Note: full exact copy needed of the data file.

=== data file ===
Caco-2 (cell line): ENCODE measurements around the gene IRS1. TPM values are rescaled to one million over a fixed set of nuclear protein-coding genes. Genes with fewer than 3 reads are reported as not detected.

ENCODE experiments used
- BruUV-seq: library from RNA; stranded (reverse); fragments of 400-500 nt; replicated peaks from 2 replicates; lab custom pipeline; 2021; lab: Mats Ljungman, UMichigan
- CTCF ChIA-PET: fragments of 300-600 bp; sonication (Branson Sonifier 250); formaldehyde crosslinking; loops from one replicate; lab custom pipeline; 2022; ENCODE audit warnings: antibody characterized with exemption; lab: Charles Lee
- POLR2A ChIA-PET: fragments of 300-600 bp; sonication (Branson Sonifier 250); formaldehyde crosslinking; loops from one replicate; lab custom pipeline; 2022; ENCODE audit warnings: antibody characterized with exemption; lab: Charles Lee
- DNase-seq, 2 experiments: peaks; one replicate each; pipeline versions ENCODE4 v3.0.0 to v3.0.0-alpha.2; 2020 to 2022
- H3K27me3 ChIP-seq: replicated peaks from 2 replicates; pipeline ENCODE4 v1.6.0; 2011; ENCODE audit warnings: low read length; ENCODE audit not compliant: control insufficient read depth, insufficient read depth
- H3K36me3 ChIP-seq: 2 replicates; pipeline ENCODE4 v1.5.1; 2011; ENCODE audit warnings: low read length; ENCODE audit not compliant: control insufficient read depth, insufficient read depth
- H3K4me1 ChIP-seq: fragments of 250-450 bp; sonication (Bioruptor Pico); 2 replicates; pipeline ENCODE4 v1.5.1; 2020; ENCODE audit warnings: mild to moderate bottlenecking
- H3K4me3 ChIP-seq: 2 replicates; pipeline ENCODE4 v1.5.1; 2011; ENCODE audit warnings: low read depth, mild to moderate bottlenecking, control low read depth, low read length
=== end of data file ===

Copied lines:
Caco-2 (cell line): ENCODE measurements around the gene IRS1. TPM values are rescaled to one million over a fixed set of nuclear protein-coding genes. Genes with fewer than 3 reads are reported as not detected.

ENCODE experiments used
- BruUV-seq: library from RNA; stranded (reverse); fragments of 400-500 nt; replicated peaks from 2 replicates; lab custom pipeline; 2021; lab: Mats Ljungman, UMichigan
- CTCF ChIA-PET: fragments of 300-600 bp; sonication (Branson Sonifier 250); formaldehyde crosslinking; loops from one replicate; lab custom pipeline; 2022; ENCODE audit warnings: antibody characterized with exemption; lab: Charles Lee
- POLR2A ChIA-PET: fragments of 300-600 bp; sonication (Branson Sonifier 250); formaldehyde crosslinking; loops from one replicate; lab custom pipeline; 2022; ENCODE audit warnings: antibody characterized with exemption; lab: Charles Lee
- DNase-seq, 2 experiments: peaks; one replicate each; pipeline versions ENCODE4 v3.0.0 to v3.0.0-alpha.2; 2020 to 2022
- H3K27me3 ChIP-seq: replicated peaks from 2 replicates; pipeline ENCODE4 v1.6.0; 2011; ENCODE audit warnings: low read length; ENCODE audit not compliant: control insufficient read depth, insufficient read depth
- H3K36me3 ChIP-seq: 2 replicates; pipeline ENCODE4 v1.5.1; 2011; ENCODE audit warnings: low read length; ENCODE audit not compliant: control insufficient read depth, insufficient read depth
- H3K4me1 ChIP-seq: fragments of 250-450 bp; sonication (Bioruptor Pico); 2 replicates; pipeline ENCODE4 v1.5.1; 2020; ENCODE audit warnings: mild to moderate bottlenecking
- H3K4me3 ChIP-seq: 2 replicates; pipeline ENCODE4 v1.5.1; 2011; ENCODE audit warnings: low read depth, mild to moderate bottlenecking, control low read depth, low read length